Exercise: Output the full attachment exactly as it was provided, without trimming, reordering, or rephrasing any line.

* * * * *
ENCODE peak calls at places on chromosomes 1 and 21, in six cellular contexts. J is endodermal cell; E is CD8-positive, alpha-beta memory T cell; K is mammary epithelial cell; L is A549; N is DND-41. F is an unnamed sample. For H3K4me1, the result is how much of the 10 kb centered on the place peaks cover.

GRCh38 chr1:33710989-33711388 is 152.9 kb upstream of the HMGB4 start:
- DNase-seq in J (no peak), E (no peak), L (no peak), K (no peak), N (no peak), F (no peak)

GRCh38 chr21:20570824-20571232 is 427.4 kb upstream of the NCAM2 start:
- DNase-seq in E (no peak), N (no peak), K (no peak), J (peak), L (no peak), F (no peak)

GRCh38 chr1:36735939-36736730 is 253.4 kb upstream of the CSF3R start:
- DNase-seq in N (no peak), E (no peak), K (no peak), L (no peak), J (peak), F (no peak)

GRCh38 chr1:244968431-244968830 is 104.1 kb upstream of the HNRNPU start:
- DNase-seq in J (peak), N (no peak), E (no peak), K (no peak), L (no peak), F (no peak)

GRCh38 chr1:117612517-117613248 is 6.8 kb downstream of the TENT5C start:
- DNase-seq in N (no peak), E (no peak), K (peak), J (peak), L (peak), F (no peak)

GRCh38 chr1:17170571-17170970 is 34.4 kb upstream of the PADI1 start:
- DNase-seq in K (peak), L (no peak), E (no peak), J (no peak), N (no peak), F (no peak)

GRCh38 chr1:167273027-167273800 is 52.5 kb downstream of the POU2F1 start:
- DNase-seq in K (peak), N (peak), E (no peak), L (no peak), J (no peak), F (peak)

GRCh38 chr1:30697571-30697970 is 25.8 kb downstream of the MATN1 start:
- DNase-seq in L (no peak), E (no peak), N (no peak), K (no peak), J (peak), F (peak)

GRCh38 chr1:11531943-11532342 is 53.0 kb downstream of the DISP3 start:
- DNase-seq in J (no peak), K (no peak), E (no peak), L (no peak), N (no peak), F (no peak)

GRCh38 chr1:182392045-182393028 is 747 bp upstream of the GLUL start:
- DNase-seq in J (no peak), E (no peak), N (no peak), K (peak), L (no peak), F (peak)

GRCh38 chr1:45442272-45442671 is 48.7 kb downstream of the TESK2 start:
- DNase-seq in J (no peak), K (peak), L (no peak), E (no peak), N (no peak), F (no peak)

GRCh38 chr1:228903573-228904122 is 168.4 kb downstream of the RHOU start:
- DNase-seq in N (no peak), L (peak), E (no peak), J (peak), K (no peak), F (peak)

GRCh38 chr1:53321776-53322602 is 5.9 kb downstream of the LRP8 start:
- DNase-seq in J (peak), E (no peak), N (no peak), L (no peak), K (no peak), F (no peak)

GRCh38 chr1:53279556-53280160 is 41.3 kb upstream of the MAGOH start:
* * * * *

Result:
ENCODE peak calls at places on chromosomes 1 and 21, in six cellular contexts. J is endodermal cell; E is CD8-positive, alpha-beta memory T cell; K is mammary epithelial cell; L is A549; N is DND-41. F is an unnamed sample. For H3K4me1, the result is how much of the 10 kb centered on the place peaks cover.

GRCh38 chr1:33710989-33711388 is 152.9 kb upstream of the HMGB4 start:
- DNase-seq in J (no peak), E (no peak), L (no peak), K (no peak), N (no peak), F (no peak)

GRCh38 chr21:20570824-20571232 is 427.4 kb upstream of the NCAM2 start:
- DNase-seq in E (no peak), N (no peak), K (no peak), J (peak), L (no peak), F (no peak)

GRCh38 chr1:36735939-36736730 is 253.4 kb upstream of the CSF3R start:
- DNase-seq in N (no peak), E (no peak), K (no peak), L (no peak), J (peak), F (no peak)

GRCh38 chr1:244968431-244968830 is 104.1 kb upstream of the HNRNPU start:
- DNase-seq in J (peak), N (no peak), E (no peak), K (no peak), L (no peak), F (no peak)

GRCh38 chr1:117612517-117613248 is 6.8 kb downstream of the TENT5C start:
- DNase-seq in N (no peak), E (no peak), K (peak), J (peak), L (peak), F (no peak)

GRCh38 chr1:17170571-17170970 is 34.4 kb upstream of the PADI1 start:
- DNase-seq in K (peak), L (no peak), E (no peak), J (no peak), N (no peak), F (no peak)

GRCh38 chr1:167273027-167273800 is 52.5 kb downstream of the POU2F1 start:
- DNase-seq in K (peak), N (peak), E (no peak), L (no peak), J (no peak), F (peak)

GRCh38 chr1:30697571-30697970 is 25.8 kb downstream of the MATN1 start:
- DNase-seq in L (no peak), E (no peak), N (no peak), K (no peak), J (peak), F (peak)

GRCh38 chr1:11531943-11532342 is 53.0 kb downstream of the DISP3 start:
- DNase-seq in J (no peak), K (no peak), E (no peak), L (no peak), N (no peak), F (no peak)

GRCh38 chr1:182392045-182393028 is 747 bp upstream of the GLUL start:
- DNase-seq in J (no peak), E (no peak), N (no peak), K (peak), L (no peak), F (peak)

GRCh38 chr1:45442272-45442671 is 48.7 kb downstream of the TESK2 start:
- DNase-seq in J (no peak), K (peak), L (no peak), E (no peak), N (no peak), F (no peak)

GRCh38 chr1:228903573-228904122 is 168.4 kb downstream of the RHOU start:
- DNase-seq in N (no peak), L (peak), E (no peak), J (peak), K (no peak), F (peak)

GRCh38 chr1:53321776-53322602 is 5.9 kb downstream of the LRP8 start:
- DNase-seq in J (peak), E (no peak), N (no peak), L (no peak), K (no peak), F (no peak)

GRCh38 chr1:53279556-53280160 is 41.3 kb upstream of the MAGOH start: